The slight improvement in confidence about preparations to defend elections against cyber-attacks is in contrast with the lack of change in attitudes about overall voter confidence.

In addition to asking the cyber-preparedness question, I also recently asked respondents my two standard voter confidence questions.  The first, asked of all respondents, was:

How confident are you that votes nationwide will be counted as intended in the 2018 general election?

The second question, asked of respondents who said they planned to vote in November, was:

How confident are you that your vote in the general election will be counted as you intended?

These are commonly asked questions.  Others have asked them recently, such as the NPR/Marist poll in September.  Here, I take advantage of the fact that I regularly ask the question in the same way, using the same method, to see whether there have been any shifts as the election approaches.

There has been virtually no change in overall responses to either question since May, the last time I asked this question.  In May, 58.6% gave either a “very” or “somewhat” confident answer to the nationwide question, compared to 60.5% in October.  The comparable percentages for confidence in one’s own vote were 81.7% and 84.4%.  The changes across the five months are not large enough to conclude that anything has changed.

Drilling down more deeply into partisanship, we also see few changes that distinguish the parties.  Republicans gave more confident responses to both questions, but both parties’ partisans were virtually unchanged since May.

There is now a considerable literature on the tendency of survey respondents to express confidence in the overall quality of the vote count, either in prospect or in retrospect.  The findings I report here, therefore, are not path-breaking.  They do stand in contrast to attitudes about a newly prominent piece of election administration, computer security.  That piece is new to most Americans, and they are still getting their bearings when it comes to assessing the difference between hyped alarm and serious worry in the field.  It will be interesting to see how all this plays out in the next month, and in the weeks to follow.

Doug Chapin would, of course, say it more simpy:  stay tuned.

 

Blast from the Past: How Early Voting Can Serve as an Early Warning about Voting Problems.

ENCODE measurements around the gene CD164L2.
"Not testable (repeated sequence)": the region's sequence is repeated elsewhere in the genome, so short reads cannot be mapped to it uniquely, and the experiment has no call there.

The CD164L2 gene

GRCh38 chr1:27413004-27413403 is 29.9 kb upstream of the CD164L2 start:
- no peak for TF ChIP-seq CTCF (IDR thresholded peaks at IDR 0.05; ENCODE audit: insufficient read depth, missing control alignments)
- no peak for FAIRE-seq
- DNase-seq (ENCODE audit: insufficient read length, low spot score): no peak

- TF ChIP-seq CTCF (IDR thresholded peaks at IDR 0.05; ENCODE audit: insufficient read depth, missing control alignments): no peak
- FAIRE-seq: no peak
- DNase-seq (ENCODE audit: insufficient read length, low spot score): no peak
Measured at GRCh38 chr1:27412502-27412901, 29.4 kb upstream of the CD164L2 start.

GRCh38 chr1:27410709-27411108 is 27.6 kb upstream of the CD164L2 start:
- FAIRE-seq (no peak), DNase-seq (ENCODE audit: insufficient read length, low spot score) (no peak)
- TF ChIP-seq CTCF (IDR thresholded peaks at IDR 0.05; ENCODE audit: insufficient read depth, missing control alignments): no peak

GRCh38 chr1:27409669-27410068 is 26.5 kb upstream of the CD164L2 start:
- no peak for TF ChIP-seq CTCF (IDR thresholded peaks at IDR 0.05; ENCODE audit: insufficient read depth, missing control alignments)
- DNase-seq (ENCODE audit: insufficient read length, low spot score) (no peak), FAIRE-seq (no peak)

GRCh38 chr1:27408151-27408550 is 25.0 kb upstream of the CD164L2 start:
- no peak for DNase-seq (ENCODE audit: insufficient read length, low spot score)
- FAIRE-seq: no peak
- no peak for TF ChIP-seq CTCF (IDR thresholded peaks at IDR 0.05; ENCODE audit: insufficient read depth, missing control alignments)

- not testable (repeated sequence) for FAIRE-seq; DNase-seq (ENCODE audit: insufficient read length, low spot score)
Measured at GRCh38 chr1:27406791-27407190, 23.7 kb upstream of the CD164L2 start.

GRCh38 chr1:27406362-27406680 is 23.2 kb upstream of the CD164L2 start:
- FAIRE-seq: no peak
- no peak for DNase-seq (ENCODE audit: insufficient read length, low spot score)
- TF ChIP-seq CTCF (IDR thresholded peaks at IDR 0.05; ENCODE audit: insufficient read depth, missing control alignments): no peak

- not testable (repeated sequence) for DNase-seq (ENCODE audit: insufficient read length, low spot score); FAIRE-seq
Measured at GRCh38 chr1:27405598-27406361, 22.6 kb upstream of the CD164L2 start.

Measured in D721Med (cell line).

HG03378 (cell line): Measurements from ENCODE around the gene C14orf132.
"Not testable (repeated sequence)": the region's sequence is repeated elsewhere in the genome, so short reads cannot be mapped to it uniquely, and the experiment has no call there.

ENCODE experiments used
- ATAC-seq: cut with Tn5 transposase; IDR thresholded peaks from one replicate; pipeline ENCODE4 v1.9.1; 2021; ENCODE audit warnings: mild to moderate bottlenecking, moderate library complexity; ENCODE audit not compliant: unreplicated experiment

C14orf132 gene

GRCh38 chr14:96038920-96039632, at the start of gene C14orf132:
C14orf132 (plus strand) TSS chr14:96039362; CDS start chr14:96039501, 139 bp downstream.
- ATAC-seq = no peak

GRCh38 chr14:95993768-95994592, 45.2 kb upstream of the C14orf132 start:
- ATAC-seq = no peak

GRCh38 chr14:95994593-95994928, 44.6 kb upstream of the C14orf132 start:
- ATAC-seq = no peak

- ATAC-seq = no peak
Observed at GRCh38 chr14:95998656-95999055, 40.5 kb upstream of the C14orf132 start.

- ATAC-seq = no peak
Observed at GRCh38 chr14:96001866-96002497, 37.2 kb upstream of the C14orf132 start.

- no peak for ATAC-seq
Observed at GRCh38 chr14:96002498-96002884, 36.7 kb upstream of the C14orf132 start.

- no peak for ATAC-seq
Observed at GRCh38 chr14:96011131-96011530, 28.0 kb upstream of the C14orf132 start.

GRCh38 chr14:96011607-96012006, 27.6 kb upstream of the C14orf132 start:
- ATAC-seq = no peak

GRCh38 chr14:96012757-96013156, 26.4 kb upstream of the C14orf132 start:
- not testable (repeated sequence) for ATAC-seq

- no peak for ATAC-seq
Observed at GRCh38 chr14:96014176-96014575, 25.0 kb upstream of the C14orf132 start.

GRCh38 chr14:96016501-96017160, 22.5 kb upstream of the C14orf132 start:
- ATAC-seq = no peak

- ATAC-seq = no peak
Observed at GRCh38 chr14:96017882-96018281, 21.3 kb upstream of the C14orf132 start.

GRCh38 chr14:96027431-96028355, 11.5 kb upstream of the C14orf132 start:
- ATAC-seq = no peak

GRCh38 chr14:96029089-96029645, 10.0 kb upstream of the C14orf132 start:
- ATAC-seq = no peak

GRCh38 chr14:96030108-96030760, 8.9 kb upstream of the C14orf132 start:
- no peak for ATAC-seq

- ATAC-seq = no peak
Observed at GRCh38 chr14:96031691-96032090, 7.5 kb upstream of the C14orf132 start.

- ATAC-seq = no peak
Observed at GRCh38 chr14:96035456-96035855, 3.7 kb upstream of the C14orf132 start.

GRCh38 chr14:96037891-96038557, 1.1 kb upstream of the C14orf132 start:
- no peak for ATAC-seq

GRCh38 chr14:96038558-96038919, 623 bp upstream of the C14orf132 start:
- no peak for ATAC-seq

Two of my best friends and closest confidants in this business, Paul Gronke and David Becker, just exchanged tweets about using early and absentee voting as an early warning device.  What this exchange brought to mind was the Florida congressional district 13 race in 2006, which I played a small part in as an expert witness for one of the candidates, Christine Jennings.  (You can see my old expert report here.)

First, the setting:  The 2006 Florida 13th congressional district race was, at the time, the most expensive congressional election in American history.  It pitted Republican Vern Buchanan against the Democrat Christine Jennings.  Buchanan was eventually declared winner by 369 votes, out of over 238,000 cast for the candidates.

What drew this election to national attention was the undervote rate for this race and, in particular, the undervote rate in Sarasota County, where Jennings had her strongest support.  In Sarasota County, 12.9% of the ballots were blank for the 13th CD race.  In the rest of the district, the undervote rate was 2.5%.  In the end, it was estimated that the number of “lost votes” in Sarasota County was between 13,209 and 14,739.  Because the excessive undervotes were in precincts that disproportionately favored Jennings, it was clear that the excess undervotes in Sarasota County caused Buchanan’s victory.

(As an aside, this was my first court case.  The biggest surprise to me, among many, was that the other side of the case — which consolidated the county, ES&S, and Buchanan — pretty much conceded that Buchanan’s victory was due to the undervote problem in Sarasota County.  But, that’s a story for another day.)

Here’s another piece of background, which gets us closer to the Becker/Gronke exchange:  Part of the evidence that there was something wrong with the voting machines, and not just Sarasota County voters choosing to abstain, was that the undervote rate in early voting and on Election Day was much greater than the absentee voting in that county.  This is important because early voting and Election Day voting were conducted on paperless iVotronic machines, whereas absentee voting was conducted on scanned paper.

The absentee undervote rate in Sarasota County was 2.5%, which was close to that of Charlotte County (3.1%), which was also in the district.  The early voting undervote rate was 17.6%, compared to 2.3% in Charlotte; the Election Day undervote rate was 13.9%, compared to Charlotte’s 2.4%.